Posted: Oct 22, 2012 11:06 PM by Maddie Garrett
Updated: Oct 23, 2012 2:39 PM
With just two weeks to go before election day, most polls show a dead heat between President Barack Obama and Governor Mitt Romney. And with that, undecided voters could have a big impact on this election. But there's not much time to make up their minds.
A few undecided voters at a watch party at UL Monday night said they were looking for answers and clarity on how they'll vote come November 6th. But did they get those answers? That's what we wanted to find out from Christopher Clark and Alownna Murray.
"I'm an undecided voter," said Clark before the debate.
"Right now I'm a little undecided because I didn't feel like Obama made and completed all of his promises that he first said and then Romney is a little bit of a flip flopper for me so I'm not sure where he is on all of the issues," added Murray.
Both young voters said despite everything -- the debates, the headlines, the campaigning -- they're still looking for something from the top two candidates.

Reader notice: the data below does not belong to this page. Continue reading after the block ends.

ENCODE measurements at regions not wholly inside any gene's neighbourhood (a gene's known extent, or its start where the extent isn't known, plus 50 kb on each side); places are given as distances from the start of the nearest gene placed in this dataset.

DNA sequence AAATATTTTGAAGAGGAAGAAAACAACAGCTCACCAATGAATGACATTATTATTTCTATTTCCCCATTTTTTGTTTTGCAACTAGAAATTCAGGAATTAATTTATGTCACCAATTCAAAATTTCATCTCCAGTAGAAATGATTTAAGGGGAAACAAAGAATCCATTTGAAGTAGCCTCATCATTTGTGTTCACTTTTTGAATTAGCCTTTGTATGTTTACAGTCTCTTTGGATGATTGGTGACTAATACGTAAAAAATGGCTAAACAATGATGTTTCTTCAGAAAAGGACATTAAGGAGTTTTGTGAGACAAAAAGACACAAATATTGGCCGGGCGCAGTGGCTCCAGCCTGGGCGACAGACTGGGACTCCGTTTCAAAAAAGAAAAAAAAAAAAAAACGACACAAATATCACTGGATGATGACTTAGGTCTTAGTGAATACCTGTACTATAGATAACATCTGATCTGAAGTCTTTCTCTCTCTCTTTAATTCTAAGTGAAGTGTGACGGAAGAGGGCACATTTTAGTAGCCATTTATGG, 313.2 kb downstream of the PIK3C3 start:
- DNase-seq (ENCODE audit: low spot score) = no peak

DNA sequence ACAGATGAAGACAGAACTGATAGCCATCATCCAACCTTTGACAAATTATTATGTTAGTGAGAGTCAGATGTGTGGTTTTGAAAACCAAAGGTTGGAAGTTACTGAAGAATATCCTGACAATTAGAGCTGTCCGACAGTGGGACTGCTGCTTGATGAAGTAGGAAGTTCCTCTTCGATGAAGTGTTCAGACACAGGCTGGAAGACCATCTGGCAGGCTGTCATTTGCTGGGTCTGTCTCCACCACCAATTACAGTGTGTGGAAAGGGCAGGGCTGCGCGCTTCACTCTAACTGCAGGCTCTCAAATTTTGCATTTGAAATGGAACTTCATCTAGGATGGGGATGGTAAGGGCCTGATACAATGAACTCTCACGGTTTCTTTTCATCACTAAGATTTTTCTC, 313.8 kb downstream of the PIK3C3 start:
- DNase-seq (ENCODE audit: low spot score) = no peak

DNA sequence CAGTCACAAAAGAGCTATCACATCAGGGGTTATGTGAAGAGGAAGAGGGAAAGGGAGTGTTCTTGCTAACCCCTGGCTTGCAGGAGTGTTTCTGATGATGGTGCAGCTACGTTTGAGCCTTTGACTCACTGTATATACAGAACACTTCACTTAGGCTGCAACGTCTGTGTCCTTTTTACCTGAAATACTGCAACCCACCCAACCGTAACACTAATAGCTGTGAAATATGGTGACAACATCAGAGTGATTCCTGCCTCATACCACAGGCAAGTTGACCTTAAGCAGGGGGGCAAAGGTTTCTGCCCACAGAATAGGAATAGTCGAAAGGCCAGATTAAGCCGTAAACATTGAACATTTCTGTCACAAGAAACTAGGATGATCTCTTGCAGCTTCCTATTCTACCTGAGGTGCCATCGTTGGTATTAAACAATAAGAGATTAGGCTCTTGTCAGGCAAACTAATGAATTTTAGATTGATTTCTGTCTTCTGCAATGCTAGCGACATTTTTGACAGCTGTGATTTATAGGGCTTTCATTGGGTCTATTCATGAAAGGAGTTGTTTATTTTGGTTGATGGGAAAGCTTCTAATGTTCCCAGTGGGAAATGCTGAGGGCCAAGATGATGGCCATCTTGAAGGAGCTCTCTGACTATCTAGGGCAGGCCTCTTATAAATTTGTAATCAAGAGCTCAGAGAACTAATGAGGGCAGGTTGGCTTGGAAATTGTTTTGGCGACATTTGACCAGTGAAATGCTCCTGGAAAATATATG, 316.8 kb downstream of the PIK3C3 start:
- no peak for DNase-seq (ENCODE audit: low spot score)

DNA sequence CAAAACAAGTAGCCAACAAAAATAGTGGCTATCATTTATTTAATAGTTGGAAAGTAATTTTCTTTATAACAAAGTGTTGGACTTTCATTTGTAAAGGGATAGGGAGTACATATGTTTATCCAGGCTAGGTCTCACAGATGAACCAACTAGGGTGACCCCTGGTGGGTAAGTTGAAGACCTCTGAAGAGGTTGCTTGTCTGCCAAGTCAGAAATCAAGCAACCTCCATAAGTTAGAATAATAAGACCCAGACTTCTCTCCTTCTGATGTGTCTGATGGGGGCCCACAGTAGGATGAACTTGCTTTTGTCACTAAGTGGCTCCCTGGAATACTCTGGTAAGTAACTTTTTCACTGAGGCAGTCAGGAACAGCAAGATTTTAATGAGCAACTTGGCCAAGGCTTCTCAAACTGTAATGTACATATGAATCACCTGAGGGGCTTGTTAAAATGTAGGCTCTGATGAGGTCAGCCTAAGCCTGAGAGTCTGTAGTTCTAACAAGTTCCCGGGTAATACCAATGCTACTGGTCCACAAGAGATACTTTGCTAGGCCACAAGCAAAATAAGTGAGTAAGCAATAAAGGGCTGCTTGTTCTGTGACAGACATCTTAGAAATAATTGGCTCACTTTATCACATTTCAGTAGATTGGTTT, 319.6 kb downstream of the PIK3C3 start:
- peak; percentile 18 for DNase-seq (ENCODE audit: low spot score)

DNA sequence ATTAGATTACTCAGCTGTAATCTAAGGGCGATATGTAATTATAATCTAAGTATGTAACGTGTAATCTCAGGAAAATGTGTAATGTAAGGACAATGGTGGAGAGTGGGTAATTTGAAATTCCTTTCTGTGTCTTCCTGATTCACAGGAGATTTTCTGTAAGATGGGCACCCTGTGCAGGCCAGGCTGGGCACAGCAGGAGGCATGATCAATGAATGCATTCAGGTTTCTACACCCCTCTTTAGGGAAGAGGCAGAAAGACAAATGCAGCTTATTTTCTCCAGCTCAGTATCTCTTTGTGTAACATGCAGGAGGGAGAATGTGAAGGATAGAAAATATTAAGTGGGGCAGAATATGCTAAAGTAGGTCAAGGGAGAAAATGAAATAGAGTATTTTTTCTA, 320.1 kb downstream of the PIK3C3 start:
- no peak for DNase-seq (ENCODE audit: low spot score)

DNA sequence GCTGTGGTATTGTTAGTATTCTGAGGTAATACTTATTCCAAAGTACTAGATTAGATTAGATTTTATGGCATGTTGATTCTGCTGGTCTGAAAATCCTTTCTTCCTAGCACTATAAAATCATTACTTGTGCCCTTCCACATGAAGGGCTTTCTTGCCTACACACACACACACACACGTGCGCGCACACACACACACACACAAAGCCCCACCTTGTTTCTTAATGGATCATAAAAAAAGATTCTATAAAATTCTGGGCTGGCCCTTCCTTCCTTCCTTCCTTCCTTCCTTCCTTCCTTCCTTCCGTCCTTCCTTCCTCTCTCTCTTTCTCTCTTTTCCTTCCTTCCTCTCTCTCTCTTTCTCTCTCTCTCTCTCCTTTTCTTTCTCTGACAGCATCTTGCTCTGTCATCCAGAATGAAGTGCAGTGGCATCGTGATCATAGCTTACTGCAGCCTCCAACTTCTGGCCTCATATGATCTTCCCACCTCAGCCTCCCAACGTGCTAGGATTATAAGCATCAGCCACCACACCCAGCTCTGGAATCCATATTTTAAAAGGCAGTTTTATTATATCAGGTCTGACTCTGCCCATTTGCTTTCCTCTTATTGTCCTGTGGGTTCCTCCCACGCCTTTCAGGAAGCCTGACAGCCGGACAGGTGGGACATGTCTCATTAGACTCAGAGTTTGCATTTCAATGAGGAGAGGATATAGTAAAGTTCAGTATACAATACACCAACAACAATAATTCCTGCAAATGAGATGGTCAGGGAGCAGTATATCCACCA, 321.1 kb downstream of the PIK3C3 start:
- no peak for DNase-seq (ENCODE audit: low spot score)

"I already know pretty much enough about their personalities, I'm not looking for another big argument like last time, I just want clear cut what each person wants and I hope they'll give us tonight," explained Murray.
Clark said he wanted, "Mainly some clarity, actually from both candidates, more clarity on which specific things they would do, especially on foreign policy because this is a big issue for the United States."
After 90 minutes of back and forth on topics ranging from Libya and Iran to war, global economy and policies, did Obama or Romney win another vote from our undecided voters?
"I think overall, I think Obama won this one," Murray started out. "I'm still really not sure, I think I'm going to wait for the fact checkers to come back and do my own research and find out which one I agree with more."
"I think they were a bit more on point than they were in the last debate," concluded Clark. "But I haven't decided yet."
Still undecided, but hopefully on their way to a decision after Monday's debate. The undecided voters have just two weeks to make up their minds.